The beauty school on Brighton Lane
spills pink-smocked girls at twelve o’clock.
They blossom cigarettes and talk,
pluck lilacs from the parish green
and plant them in their hair for spring. But the bells of St. Columbkille’s clang
and Brighton mourners dim the street,
with roses on the hearse’s seat
to take them to the grave. And all the novice scissors stop,
and all the young beauticians hold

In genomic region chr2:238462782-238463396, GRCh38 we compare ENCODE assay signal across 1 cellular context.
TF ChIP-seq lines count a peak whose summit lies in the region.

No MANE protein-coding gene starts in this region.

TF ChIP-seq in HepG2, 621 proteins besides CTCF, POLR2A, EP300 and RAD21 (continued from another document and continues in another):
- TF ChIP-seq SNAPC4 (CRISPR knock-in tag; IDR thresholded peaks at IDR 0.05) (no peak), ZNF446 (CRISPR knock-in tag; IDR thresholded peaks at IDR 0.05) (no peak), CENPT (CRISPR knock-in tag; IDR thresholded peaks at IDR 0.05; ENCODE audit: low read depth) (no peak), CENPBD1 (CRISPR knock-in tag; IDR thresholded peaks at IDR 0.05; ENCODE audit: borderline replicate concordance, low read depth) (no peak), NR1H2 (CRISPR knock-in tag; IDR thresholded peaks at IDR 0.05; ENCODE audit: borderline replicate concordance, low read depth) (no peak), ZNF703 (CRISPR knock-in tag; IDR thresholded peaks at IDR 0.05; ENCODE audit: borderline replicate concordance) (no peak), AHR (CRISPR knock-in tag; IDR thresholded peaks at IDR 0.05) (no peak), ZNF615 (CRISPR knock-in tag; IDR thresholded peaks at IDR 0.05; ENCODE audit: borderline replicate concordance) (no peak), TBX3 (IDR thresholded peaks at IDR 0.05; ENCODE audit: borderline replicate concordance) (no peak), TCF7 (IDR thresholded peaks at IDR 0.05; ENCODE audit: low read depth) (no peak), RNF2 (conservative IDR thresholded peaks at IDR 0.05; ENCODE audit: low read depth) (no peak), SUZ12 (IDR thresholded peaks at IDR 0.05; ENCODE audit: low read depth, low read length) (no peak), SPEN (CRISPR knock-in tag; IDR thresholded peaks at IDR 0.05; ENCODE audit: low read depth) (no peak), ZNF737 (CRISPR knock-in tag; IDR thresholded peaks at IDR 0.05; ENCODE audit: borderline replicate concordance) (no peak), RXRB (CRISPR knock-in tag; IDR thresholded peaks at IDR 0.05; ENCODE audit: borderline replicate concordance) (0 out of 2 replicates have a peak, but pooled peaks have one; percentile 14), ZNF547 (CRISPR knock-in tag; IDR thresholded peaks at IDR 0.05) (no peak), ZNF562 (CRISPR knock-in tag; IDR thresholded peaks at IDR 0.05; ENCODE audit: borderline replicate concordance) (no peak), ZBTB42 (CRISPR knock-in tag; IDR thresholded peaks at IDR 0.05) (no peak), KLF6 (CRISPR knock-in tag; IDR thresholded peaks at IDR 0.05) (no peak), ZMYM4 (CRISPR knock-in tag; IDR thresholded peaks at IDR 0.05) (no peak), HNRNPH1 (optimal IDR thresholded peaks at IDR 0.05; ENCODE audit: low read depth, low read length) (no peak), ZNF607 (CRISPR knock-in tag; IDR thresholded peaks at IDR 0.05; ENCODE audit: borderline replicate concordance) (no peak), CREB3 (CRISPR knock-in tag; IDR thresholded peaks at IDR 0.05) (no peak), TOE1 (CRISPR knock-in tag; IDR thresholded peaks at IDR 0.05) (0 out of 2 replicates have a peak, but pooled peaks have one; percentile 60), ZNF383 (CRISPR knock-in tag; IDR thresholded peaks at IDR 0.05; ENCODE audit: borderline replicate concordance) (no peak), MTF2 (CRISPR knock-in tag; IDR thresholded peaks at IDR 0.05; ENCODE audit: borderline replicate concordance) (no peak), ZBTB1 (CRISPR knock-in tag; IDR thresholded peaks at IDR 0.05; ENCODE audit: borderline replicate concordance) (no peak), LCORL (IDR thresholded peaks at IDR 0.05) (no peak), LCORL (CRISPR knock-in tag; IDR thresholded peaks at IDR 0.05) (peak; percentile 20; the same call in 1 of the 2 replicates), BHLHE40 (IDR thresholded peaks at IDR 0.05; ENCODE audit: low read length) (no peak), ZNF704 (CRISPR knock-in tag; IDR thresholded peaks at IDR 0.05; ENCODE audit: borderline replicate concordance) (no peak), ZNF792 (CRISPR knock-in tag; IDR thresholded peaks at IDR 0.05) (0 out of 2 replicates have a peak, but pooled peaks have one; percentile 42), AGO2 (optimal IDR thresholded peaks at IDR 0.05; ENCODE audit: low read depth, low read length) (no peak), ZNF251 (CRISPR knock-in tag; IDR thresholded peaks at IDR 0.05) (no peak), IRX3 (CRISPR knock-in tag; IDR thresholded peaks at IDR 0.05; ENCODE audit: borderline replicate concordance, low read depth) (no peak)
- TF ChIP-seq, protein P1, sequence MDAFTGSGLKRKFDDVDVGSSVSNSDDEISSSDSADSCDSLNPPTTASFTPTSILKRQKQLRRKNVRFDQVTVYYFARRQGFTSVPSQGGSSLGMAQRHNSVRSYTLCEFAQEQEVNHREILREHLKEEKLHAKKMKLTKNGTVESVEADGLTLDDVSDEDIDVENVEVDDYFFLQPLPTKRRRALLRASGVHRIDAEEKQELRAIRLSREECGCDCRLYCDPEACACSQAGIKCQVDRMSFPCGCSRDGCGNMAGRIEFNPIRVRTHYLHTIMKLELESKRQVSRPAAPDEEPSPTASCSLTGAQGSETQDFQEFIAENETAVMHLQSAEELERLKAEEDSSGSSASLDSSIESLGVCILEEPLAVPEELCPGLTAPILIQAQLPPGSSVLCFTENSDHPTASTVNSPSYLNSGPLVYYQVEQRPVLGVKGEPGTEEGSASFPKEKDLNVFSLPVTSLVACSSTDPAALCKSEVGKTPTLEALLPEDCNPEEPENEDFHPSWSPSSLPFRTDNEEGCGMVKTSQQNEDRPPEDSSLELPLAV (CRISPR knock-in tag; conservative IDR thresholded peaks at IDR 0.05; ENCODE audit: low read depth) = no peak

to see the rosewood in the cold
be taken to the grave. Lady, in the flower I hear the bell
the green tongue tolls, and in the swell
of young girls’ breasts I hear the sound
that stills the city to the ground
and makes the shurring scissors shut
and stops the lover as he woos.
It’s death undying is our muse.

Articles by Joseph Bottum

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